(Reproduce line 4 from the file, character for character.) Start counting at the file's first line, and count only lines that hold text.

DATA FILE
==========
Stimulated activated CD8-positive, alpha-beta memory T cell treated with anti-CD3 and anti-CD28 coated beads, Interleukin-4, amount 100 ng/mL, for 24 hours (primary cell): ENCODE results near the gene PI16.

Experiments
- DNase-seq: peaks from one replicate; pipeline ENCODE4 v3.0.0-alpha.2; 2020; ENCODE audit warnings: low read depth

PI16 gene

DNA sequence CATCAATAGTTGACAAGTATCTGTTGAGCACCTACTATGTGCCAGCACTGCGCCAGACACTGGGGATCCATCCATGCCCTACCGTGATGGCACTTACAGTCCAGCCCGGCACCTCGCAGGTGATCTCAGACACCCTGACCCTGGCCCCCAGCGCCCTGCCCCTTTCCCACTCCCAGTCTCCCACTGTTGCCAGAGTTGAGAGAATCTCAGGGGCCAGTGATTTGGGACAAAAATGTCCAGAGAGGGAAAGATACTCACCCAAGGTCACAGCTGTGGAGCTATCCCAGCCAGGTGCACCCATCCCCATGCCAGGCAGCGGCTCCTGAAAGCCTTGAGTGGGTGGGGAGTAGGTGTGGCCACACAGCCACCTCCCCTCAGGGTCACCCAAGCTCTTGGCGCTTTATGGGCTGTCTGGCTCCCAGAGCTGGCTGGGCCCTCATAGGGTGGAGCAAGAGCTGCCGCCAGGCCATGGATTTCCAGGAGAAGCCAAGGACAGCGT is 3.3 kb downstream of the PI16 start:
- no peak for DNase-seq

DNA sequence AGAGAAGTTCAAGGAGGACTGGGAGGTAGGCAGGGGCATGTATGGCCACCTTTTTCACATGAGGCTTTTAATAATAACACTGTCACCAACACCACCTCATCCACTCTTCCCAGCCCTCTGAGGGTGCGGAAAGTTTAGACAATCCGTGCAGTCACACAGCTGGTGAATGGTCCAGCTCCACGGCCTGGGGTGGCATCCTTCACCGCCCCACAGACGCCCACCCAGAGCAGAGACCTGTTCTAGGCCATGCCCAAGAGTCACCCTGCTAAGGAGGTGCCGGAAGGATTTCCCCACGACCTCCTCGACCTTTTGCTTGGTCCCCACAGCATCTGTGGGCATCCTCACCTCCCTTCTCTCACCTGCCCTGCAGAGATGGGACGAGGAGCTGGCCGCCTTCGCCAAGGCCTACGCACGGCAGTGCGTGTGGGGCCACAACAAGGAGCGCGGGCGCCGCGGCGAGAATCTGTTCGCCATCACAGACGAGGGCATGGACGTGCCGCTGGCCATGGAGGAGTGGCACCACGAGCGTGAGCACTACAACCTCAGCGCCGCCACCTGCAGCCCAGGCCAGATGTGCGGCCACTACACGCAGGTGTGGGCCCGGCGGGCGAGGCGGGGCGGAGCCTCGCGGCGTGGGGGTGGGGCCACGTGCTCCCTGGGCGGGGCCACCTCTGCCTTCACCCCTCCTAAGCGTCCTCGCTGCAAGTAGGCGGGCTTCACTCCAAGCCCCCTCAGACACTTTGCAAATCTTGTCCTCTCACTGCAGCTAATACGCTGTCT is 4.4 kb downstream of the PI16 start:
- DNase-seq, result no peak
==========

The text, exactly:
PI16 gene